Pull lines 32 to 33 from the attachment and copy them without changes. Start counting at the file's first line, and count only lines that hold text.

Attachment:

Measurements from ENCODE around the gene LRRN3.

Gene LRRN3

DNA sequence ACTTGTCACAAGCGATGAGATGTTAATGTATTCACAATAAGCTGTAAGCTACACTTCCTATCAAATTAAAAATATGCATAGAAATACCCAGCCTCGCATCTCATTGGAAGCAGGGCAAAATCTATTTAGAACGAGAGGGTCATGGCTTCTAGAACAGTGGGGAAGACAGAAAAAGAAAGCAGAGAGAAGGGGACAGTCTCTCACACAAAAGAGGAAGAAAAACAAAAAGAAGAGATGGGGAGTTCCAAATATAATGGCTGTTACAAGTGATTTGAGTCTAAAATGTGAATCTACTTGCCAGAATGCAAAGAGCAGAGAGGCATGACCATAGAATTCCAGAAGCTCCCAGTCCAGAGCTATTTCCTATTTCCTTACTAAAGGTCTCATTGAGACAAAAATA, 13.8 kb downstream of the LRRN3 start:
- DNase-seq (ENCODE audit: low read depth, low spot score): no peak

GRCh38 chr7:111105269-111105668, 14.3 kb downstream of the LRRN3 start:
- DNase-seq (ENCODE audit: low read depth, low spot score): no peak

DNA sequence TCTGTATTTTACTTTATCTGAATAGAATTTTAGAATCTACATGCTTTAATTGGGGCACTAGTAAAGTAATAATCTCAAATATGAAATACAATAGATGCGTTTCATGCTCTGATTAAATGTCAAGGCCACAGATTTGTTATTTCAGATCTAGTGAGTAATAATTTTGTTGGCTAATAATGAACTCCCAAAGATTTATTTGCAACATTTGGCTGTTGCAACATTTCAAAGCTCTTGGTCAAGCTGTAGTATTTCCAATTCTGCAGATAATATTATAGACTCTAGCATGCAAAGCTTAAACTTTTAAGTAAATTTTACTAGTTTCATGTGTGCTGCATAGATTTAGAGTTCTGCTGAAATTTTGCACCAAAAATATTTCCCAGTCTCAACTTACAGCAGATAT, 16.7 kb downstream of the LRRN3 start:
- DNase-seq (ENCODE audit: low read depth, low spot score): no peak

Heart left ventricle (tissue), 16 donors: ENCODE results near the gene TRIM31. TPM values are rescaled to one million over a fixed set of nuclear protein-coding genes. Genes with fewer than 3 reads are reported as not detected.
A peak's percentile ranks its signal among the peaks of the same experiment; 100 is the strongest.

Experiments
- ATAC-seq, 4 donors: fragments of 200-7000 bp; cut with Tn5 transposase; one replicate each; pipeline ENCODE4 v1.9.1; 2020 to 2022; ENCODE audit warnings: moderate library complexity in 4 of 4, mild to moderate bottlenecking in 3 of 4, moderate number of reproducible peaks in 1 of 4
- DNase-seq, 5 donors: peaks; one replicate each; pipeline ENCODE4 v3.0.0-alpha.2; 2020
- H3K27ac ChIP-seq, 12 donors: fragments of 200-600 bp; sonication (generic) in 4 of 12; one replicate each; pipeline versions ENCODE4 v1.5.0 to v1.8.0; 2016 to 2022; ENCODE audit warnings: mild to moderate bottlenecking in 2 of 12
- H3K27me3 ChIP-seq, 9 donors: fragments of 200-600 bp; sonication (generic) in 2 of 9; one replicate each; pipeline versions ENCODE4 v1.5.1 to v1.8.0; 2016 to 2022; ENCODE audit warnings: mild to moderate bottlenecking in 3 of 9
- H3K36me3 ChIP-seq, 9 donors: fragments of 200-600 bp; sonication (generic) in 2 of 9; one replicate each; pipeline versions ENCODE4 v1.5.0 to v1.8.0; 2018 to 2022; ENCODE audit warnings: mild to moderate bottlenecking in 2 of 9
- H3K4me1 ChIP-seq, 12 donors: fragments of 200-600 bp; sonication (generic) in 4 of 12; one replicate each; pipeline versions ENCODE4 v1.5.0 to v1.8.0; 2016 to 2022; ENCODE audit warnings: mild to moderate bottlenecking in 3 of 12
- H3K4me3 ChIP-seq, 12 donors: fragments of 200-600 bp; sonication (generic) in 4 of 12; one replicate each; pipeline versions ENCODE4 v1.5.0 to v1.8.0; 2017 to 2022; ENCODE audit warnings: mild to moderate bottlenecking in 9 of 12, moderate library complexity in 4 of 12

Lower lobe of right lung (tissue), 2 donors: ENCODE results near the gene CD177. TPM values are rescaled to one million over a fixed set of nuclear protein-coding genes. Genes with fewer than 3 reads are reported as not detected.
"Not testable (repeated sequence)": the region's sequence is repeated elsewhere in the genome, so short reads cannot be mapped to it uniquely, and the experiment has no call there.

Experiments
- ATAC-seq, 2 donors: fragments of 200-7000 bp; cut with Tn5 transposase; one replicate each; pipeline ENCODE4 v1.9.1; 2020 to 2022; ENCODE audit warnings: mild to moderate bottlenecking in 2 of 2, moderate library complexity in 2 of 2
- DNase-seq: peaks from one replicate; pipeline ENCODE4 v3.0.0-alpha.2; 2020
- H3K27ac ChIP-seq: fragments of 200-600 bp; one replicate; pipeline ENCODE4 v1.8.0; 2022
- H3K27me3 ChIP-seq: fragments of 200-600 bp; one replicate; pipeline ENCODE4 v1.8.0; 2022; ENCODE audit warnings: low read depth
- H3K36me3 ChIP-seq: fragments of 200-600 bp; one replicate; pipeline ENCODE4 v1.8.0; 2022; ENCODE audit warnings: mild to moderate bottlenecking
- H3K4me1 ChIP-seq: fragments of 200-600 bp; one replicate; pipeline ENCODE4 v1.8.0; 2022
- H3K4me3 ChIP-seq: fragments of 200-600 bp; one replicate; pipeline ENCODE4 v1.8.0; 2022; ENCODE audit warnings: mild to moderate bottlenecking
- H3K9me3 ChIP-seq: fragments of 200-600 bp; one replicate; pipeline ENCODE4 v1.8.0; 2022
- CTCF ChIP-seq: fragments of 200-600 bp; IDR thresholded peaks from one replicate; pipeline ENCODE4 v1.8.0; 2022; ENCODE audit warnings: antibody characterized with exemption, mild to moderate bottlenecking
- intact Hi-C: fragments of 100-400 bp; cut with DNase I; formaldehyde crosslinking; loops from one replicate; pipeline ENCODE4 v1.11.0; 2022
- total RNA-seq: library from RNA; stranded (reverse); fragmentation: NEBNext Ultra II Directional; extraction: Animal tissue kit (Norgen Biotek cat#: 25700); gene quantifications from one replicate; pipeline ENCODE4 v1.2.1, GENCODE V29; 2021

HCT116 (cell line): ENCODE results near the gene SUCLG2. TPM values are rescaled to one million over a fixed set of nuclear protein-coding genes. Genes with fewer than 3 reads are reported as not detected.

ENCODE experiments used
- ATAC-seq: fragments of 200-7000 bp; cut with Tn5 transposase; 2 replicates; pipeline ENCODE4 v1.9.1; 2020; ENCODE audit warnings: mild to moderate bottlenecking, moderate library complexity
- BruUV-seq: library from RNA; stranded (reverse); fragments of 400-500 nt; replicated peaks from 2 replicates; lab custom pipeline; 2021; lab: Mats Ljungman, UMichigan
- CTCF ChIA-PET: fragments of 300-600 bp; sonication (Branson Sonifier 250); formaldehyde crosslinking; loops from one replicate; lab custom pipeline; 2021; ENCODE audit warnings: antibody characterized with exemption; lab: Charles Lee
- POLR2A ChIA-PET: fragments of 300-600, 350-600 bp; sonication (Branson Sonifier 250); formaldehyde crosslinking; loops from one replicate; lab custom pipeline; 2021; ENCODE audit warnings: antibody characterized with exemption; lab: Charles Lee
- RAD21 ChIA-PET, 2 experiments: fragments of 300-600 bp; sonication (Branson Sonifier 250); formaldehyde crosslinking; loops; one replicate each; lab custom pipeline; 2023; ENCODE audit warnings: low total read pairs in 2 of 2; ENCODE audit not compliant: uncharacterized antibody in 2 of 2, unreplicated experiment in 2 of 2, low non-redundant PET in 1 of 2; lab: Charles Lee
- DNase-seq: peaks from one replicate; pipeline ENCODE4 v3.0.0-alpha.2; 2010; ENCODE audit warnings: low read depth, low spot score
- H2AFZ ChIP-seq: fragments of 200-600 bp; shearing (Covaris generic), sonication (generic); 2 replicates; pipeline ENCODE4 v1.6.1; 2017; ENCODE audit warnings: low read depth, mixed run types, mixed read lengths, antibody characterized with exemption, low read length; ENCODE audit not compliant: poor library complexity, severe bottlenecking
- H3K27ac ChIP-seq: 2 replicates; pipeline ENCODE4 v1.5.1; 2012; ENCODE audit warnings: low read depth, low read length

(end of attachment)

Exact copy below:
- total RNA-seq: library from RNA; stranded (reverse); fragmentation: NEBNext Ultra II Directional; extraction: Animal tissue kit (Norgen Biotek cat#: 25700); gene quantifications from one replicate; pipeline ENCODE4 v1.2.1, GENCODE V29; 2021

HCT116 (cell line): ENCODE results near the gene SUCLG2. TPM values are rescaled to one million over a fixed set of nuclear protein-coding genes. Genes with fewer than 3 reads are reported as not detected.